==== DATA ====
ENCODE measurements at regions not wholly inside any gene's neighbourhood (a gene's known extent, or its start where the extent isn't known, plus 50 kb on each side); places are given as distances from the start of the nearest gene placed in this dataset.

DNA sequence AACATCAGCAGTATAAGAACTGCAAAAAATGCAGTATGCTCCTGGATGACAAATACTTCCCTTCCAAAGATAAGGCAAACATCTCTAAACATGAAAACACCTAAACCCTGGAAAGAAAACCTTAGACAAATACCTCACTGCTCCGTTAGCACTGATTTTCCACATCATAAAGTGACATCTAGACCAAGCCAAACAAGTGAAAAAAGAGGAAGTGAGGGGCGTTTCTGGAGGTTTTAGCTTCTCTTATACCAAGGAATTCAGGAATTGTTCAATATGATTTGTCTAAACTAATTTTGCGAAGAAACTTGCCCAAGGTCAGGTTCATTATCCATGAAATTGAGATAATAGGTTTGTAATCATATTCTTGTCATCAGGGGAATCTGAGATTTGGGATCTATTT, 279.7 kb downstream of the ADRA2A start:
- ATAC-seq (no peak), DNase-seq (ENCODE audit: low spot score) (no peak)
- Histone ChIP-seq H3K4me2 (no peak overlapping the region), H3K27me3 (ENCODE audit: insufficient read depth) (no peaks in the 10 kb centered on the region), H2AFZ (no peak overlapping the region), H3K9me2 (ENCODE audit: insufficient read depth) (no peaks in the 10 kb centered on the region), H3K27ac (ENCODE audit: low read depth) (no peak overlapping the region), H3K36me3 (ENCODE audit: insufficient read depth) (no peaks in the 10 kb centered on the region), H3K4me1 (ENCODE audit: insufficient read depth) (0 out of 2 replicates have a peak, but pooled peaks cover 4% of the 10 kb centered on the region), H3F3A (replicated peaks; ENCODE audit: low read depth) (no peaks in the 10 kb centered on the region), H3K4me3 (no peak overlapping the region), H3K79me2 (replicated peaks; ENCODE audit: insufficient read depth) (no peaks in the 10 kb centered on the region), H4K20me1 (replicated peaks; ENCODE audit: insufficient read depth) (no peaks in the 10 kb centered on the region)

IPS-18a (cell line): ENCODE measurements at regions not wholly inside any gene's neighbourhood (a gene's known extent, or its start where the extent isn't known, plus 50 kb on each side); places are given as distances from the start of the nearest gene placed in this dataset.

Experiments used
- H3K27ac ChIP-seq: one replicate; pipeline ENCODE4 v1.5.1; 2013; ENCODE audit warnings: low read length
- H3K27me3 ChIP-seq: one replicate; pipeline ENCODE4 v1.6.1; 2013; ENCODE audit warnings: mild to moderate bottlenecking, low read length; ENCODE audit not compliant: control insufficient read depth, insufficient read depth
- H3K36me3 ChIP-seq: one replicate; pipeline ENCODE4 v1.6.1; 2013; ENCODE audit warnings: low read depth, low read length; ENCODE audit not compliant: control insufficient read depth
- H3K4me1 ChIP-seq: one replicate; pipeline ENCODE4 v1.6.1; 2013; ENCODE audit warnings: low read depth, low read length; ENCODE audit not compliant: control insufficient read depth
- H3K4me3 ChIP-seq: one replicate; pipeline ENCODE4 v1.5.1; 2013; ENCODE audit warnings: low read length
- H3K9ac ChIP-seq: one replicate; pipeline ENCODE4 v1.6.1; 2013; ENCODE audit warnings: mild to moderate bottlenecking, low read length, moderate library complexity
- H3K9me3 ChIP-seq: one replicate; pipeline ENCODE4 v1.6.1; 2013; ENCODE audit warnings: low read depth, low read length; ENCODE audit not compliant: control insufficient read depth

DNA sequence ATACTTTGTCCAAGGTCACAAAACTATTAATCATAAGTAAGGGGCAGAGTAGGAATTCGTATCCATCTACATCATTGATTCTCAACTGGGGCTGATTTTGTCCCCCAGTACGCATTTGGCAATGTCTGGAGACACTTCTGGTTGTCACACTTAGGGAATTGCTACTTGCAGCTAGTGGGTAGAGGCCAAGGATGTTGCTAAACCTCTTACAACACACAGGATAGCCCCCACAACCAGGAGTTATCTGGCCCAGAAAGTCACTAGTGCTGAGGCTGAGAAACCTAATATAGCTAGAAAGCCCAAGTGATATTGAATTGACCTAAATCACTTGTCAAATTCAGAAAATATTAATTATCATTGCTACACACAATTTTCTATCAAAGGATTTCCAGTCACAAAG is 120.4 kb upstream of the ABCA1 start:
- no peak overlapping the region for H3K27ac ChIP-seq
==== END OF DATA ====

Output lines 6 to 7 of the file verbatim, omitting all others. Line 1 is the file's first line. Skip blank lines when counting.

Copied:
Experiments used
- H3K27ac ChIP-seq: one replicate; pipeline ENCODE4 v1.5.1; 2013; ENCODE audit warnings: low read length